Q: Now that my mother is...

Q: Now that my mother is in a convalescent hospital, I need to find suitable clothing for her in size 16. I'm especially interested in a dressy dress. Can you help? --B.K. A: The dress illustrated here is made of ecru polyester crepe de Chine with a yoke and sleeves in color-coordinated lace. It's from a company called Geri-Wear, P.O. Box 780, South Bend, Ind. 46624, and it features a reverse zipper. If, for example, your mother is confined to a wheelchair, the dress is put on like a hospital gown. You fasten the zipper at the neck and zip it to the waist. The lower part of the dress from the waist down can remain separated. The separation will not be noticeable to others, and your mother will appear to be fully dressed. If she is able to walk, simply zip the dress all the way down. Priced at $70, the dress is available in sizes small / medium (8 to 12) and medium / large (14 to 18). Geri-Wear offers quality clothes for elderly and / or handicapped people, including leisure suits with matching shirts for men. Stretch terry pants for men come complete with undershorts, and men's shirts also feature a back zipper. Many of the women's dresses are offered with color-coordinated sweaters.

Q: I have a grown, handicapped son in a wheelchair. Zipping the zippers on his pants while he's in a sitting position is almost impossible. Please help me find pants that close with those panels that stick to each other. I know they're available. Can you help me find them?--G.M. A: The pants you're looking for are illustrated on Page 17 of a catalogue published by the M & M Health Care Apparel Co., 1541 60th St., Brooklyn, N.Y. 11219. Instead of having a front fly opening, these pants have two side openings that can be closed with those sticky panels called Velcro. The pants have a false fly front and two pockets, plus an elasticized, self-adjusting waist. They're made of cotton / polyester and come in assorted colors in waist sizes 30-48, and in lengths of 29 and 32 inches. Send $18.98 plus $2 for postage and handling. As a service, this company attaches to every garment shipped a non-removable tape imprinted with the wearer's name, so be sure to give them your son's full name.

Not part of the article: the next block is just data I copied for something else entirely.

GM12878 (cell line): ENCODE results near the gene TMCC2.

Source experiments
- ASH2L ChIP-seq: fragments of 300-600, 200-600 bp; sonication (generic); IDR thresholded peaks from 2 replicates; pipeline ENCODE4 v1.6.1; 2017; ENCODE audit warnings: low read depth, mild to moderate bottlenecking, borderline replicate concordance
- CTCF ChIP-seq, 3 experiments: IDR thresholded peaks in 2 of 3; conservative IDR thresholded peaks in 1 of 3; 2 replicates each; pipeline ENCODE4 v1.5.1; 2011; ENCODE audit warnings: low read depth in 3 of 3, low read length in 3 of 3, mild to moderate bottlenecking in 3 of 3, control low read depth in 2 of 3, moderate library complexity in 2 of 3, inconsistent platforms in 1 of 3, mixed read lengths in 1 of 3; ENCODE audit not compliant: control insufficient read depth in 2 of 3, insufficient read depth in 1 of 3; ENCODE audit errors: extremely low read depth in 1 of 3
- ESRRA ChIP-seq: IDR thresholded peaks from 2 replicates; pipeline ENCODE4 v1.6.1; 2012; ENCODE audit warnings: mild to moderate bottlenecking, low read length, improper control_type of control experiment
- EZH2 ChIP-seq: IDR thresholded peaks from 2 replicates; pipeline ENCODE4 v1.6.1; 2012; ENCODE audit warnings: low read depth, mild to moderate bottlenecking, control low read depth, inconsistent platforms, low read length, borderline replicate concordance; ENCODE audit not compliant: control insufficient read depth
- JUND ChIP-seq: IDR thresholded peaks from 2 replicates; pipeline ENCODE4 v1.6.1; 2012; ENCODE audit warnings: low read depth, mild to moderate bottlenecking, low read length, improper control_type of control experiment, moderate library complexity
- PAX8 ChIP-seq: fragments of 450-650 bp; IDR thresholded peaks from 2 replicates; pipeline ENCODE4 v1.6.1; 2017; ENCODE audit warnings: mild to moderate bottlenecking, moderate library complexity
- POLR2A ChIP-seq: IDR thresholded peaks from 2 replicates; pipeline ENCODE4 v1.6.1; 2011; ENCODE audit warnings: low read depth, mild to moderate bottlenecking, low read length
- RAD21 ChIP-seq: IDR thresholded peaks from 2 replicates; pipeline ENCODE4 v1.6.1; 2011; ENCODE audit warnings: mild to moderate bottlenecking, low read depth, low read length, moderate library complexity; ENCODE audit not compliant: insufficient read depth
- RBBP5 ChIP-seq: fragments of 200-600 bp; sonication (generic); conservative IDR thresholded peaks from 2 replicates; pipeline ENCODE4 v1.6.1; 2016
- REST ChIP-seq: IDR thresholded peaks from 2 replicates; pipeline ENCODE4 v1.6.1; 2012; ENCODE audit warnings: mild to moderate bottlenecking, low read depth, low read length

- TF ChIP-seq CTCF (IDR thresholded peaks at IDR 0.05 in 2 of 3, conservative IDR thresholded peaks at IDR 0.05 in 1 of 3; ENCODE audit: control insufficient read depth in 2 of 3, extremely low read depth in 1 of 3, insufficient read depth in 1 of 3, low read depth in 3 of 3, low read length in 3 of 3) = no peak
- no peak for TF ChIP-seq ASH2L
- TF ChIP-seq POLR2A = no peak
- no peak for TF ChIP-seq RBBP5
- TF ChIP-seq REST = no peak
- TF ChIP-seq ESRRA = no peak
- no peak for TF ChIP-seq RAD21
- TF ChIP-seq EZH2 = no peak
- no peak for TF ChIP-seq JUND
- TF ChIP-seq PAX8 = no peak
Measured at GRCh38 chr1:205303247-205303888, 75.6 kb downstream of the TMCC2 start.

Q: I love short skirts, but am uncertain about the kinds of tops to wear with them. If I wear them with skinny tank tops, I look like a leftover from the Swinging '60s. If I tuck one of the new, oversized shirts into a leather mini, it looks wrong. Any ideas?--M.R. A: Wear your shirt untucked; then tie it at the hips for the new top-heavy look. You're right to equate skinny tops with the '60s, but you can wear a tank and still look believably 1985 if you simply cover it with a big top--either a big jacket or a big shirt.

Q: I have a short, semi-fitted collarless jacket. What kind of skirt would look best with it? I am 5-foot-5 and weigh 115.--J.M.H. A: A dirndl skirt with a 1-inch or 1 1/2-inch waistband.

Q: I know that you can make a wide body look narrower by the style and color of clothes you select, but can you make wide feet look narrower?--E.F. A: Select shoes with openings that are cut to a V in front. That line is slenderizing. Avoid shoes with any line that cuts across the foot, as that will tend to make your feet look even wider than they are.

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